THERE could be few more poignant locations for Taoiseach Enda Kenny’s final overseas official duty than next week’s visit to Messines, scene of one of the most resounding battles of the First World War.
The ceremony will mark the centenary of an event which saw, for the first time, the 36th (Ulster) and the 16th (Irish) Divisions fight side by side on the Western Front. The battle opened with the simultaneous explosion of mines which measured as one of the largest non-nuclear explosions ever. The night before, the Second Army’s chief of staff laconically told the press: “Gentlemen, we may not make history tomorrow, but we will certainly change the geography.” When the mines went off in Flanders, they were heard in London.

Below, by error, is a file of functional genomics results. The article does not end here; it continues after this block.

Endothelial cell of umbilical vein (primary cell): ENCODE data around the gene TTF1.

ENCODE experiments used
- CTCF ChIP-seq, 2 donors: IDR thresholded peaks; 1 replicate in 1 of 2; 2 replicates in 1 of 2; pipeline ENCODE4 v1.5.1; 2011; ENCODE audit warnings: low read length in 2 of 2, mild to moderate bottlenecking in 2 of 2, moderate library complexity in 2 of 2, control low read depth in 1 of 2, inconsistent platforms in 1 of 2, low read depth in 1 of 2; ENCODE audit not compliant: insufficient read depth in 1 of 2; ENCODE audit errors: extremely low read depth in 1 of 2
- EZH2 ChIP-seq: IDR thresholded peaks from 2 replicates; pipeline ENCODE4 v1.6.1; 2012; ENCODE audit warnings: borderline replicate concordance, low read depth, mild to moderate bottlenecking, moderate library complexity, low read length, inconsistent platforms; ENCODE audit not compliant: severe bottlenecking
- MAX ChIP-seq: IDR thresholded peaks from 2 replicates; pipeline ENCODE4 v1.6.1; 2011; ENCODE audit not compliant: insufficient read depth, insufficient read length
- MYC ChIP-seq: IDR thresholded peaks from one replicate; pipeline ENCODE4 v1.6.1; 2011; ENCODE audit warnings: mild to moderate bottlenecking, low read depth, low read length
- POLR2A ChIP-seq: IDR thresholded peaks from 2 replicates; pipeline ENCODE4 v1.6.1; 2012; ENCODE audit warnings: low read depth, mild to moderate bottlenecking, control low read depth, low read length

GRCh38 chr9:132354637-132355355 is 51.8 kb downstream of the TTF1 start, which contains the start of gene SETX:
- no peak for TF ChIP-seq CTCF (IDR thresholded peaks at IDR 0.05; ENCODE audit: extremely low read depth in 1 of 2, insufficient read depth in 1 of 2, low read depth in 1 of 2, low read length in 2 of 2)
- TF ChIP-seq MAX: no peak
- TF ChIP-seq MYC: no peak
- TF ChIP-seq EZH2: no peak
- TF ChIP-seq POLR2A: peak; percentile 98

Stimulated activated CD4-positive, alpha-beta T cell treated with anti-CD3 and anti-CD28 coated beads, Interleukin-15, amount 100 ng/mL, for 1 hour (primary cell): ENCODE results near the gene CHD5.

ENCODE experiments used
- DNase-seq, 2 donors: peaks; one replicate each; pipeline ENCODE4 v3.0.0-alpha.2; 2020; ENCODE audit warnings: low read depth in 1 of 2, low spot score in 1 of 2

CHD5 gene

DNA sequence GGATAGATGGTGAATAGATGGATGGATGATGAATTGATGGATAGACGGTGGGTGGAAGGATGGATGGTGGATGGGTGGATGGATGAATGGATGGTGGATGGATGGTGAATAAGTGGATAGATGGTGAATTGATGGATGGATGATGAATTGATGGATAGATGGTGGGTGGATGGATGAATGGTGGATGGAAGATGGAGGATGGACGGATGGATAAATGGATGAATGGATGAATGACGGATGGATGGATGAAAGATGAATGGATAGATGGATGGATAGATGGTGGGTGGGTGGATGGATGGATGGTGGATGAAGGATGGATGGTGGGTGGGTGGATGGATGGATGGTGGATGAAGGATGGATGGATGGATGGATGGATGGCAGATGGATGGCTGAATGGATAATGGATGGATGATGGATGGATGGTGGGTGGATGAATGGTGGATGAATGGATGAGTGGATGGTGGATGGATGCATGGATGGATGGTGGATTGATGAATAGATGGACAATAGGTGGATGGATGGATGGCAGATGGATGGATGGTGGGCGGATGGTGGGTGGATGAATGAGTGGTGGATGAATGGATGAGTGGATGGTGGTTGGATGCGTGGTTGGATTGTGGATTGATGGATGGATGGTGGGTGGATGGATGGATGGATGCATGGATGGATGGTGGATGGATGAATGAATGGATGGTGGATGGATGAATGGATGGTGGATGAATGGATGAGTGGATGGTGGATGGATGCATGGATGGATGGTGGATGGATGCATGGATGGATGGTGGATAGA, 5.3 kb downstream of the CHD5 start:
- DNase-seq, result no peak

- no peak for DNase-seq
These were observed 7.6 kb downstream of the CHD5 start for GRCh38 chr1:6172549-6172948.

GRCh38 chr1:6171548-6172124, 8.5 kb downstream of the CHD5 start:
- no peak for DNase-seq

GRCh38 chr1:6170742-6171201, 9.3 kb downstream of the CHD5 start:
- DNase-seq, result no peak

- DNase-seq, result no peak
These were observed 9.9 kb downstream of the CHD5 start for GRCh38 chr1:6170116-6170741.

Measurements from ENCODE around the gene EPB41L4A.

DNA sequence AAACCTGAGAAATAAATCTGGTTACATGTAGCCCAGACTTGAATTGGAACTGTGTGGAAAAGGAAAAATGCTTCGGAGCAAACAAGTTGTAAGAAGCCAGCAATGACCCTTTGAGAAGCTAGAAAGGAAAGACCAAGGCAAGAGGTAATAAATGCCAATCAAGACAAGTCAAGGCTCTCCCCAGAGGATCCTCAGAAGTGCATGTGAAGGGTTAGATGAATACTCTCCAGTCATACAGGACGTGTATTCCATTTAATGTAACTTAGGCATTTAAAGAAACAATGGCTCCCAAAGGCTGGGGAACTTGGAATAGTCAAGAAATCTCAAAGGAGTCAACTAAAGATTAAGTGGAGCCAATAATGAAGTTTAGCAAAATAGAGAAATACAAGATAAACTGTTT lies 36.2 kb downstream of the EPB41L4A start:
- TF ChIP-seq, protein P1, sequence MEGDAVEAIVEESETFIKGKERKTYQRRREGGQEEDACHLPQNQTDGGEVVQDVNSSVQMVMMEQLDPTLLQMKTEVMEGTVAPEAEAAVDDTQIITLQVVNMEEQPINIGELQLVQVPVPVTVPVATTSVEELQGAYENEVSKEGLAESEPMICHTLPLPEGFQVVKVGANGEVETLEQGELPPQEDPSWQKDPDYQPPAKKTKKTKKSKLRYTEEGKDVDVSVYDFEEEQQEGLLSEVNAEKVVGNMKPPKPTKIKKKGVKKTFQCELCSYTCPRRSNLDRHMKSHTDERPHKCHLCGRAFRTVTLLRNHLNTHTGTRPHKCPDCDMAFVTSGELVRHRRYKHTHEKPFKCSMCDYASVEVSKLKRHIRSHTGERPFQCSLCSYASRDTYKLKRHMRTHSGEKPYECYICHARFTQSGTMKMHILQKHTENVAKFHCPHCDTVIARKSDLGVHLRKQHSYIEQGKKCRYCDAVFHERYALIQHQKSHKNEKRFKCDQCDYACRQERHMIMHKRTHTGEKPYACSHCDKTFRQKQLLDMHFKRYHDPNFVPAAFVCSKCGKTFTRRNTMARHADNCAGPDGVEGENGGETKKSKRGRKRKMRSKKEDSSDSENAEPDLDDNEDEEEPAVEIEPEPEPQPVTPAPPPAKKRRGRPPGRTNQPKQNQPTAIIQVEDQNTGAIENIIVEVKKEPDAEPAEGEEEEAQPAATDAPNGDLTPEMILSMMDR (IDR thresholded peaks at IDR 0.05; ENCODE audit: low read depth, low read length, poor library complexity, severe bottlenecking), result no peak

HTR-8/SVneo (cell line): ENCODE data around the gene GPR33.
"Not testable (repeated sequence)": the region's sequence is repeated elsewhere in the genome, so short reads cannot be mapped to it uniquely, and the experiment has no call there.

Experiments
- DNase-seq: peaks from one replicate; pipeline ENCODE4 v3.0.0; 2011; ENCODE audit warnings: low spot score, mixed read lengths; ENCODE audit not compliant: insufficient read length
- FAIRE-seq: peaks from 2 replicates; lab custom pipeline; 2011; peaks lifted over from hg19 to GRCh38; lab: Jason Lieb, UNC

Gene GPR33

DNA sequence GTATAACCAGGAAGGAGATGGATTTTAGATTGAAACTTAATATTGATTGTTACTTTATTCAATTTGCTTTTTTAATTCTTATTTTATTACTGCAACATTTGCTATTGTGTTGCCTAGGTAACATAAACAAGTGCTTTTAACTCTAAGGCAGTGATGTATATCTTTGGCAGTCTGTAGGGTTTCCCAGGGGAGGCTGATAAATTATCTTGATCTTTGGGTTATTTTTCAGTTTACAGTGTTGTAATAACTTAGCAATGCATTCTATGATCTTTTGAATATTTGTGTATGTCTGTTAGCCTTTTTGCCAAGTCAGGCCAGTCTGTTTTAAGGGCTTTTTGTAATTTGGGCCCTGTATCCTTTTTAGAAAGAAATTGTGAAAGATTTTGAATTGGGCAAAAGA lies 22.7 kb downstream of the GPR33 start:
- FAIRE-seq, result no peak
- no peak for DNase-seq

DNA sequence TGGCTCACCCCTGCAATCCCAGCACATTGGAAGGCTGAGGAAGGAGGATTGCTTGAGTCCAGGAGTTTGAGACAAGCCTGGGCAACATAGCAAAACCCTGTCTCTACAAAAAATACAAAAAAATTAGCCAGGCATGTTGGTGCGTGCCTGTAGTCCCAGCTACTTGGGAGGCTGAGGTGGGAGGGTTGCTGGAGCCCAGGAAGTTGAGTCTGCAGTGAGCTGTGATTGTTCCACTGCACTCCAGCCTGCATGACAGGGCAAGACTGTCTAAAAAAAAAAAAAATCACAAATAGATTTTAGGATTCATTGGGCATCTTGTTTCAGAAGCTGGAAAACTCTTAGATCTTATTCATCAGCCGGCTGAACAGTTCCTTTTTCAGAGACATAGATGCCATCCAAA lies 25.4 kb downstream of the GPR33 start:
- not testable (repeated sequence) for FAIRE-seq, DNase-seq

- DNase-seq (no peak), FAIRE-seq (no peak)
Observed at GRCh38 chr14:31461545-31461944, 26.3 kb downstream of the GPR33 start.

The battle was a victory, and it is marked with new exhibits at the National Museum in Dublin. It demonstrated that the South and North of Ireland and the English could work together and overcome, qualities which will sorely be needed in the challenges ahead. Enda’s advisers have selected a symbolic finale, and they have chosen wisely.
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